Even the Bad Stuff Can Belong

Earlier in 2009 I made a presentation to a progressive Christian group about the nature of "God as Trinity." The full presentation is at this link.

I have included the introduction below...

The Concept of Trinity as a Journey Towards Wholeness: Pre-script

Before journeying with the audience through this presentation I offered some background comments which are helpful to include here.

I suggested that this was neither an academic treatise nor a fully worked through history of the concept of Holy Trinity. It used, I said, one interpretation of history about the role the Cappadocian philosophers played in the development of the doctrine. This interpretation suggested a very different form of understanding of Trinity - not a rigid, doctrinal certainty about the hierarchical nature of God but a much more fluid - indeed "progressive" - concept.

I went on to say that because this was not an academic presentation it "had been freed to be rich with my experience." There is much in here about what "feels right" to me at this point in time. This offered the wonderful opportunity for the audience to take it or leave it - in whole or in part. Does it accord with your experience? - wonderful. Does it "rub against'" your experience in ways which create helpful questions? - marvellous. Does it grate unnervingly? - you are free to let it grate or let it go as you wish. I might say, having made the presentation, that there are already phrases I would adjust or expressions I would tweak - but I would not change my fundamental sense of meaning at this point.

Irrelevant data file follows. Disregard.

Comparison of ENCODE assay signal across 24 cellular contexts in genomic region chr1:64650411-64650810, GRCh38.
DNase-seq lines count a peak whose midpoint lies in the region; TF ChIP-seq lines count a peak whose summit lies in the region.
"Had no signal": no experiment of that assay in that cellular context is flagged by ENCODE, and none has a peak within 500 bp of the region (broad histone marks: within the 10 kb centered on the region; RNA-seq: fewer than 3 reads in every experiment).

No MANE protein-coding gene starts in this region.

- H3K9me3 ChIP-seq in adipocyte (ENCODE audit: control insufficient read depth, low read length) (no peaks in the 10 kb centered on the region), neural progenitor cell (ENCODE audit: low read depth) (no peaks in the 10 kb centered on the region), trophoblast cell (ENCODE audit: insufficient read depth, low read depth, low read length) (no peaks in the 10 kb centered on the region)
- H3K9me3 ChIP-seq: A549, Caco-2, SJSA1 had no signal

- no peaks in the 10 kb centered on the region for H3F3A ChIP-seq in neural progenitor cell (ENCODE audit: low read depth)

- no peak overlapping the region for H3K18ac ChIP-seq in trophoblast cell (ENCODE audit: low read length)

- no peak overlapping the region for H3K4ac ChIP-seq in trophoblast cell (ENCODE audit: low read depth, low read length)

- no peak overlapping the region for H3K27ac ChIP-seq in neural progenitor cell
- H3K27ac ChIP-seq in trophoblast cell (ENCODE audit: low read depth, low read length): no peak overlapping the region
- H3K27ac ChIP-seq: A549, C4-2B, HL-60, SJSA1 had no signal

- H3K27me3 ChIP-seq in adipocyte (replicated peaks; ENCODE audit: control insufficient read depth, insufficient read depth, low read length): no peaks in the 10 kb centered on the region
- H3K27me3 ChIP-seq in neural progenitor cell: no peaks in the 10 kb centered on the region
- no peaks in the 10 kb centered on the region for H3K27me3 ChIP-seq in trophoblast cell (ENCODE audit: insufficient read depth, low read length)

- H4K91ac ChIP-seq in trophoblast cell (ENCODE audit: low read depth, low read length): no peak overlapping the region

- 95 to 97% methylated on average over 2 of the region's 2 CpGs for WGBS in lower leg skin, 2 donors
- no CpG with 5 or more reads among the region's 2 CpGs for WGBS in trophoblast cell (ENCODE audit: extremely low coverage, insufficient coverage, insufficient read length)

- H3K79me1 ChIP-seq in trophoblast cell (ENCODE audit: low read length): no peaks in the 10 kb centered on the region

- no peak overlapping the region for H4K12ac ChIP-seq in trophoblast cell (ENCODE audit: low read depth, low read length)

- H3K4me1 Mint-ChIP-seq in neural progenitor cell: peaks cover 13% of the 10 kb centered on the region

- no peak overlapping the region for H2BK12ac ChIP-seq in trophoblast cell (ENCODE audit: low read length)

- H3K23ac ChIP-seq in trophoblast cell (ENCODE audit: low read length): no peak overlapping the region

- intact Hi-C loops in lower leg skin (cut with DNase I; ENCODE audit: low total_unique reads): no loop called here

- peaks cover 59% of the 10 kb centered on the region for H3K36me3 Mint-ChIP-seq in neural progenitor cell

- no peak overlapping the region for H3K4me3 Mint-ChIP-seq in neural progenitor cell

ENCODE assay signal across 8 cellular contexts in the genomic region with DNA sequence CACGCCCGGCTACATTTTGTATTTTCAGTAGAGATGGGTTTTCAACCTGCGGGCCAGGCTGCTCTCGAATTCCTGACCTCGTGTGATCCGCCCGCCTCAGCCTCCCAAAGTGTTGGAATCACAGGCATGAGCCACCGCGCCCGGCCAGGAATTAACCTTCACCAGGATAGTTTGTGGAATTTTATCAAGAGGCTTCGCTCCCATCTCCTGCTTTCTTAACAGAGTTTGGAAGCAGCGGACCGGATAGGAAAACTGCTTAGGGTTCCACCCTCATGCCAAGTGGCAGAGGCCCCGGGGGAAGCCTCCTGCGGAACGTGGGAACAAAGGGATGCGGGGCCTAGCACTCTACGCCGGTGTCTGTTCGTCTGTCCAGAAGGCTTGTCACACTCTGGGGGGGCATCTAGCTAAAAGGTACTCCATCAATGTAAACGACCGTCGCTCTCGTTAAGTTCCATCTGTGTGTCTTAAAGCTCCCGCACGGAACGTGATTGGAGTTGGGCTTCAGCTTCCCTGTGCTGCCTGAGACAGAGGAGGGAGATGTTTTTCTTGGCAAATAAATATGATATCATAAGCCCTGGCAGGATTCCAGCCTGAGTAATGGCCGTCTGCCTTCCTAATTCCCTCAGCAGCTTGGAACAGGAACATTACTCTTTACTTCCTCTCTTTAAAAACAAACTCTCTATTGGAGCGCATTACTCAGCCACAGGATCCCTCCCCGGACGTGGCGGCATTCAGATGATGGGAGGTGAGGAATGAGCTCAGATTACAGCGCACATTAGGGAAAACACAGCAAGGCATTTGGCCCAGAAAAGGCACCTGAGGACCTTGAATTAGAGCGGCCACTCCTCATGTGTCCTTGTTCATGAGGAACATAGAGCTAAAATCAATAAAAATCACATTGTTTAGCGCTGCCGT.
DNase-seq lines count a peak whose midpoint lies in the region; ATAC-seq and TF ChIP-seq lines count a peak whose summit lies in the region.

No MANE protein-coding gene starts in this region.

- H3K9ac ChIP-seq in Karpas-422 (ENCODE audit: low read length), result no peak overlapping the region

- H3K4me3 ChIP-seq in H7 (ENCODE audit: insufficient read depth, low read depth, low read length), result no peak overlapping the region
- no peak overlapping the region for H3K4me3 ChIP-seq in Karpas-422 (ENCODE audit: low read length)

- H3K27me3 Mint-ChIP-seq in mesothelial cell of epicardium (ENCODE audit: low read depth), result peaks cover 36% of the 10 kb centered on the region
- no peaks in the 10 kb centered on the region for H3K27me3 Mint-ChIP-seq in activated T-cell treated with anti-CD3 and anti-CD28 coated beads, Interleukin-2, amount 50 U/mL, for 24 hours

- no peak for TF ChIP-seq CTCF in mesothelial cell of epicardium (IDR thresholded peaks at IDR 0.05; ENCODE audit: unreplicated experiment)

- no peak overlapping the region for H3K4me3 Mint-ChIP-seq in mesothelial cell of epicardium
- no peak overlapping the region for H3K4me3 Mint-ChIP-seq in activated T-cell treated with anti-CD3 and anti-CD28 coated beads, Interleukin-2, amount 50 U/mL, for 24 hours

During the presentation there were many very fine questions and observations. But there are two that I want to briefly mention here as they do usefully shape the reading of the presentation materials.

The first related to the notion of wholeness and the second related to where "evil" or "bad stuff" fits into the ideas I presented. These are big topics on which I have reflected deeply in the past but let me offer a comment that (only just) begins to respond to the questions.

For some, the mere mention of the word "wholeness" creates tension because it suggests some future point where all flaws are eliminated and a perfect world created. It was not my intention to suggest this in my use of the term. As I said to another group recently, wholeness is not the elimination of flaws; it is the loving integration of flaws. As individual humans or groups we cannot really ever see the complete picture (or, in other words, the whole system).

So our human actions within the system create flaws because we take short-sighted action. I don't see this reality ending or being fully resolved to create "a perfect world." So for me wholeness has the sense of current reality and future potential. The current reality is the ability - as individuals and most particularly as community - to recognise a flaw and to change our interaction with the system so as to correct it. The potential is the possibility to "shorten our feedback times." All that means is that we create forms of communication and community where life denying action is recognised, conversed about and acted on in shorter and shorter response times. Therefore all manner of "bad stuff" (of the type that comes from human frailty) actually belongs within the notion of wholeness. It creates the feedback with which to change the system. The purpose of "the dance of creation" which is discussed in this presentation is to make us more and more aware of how we are imbedded in creation. And through that awareness comes the potential to transform and be transformed.

Adrian Pyle, April 2009

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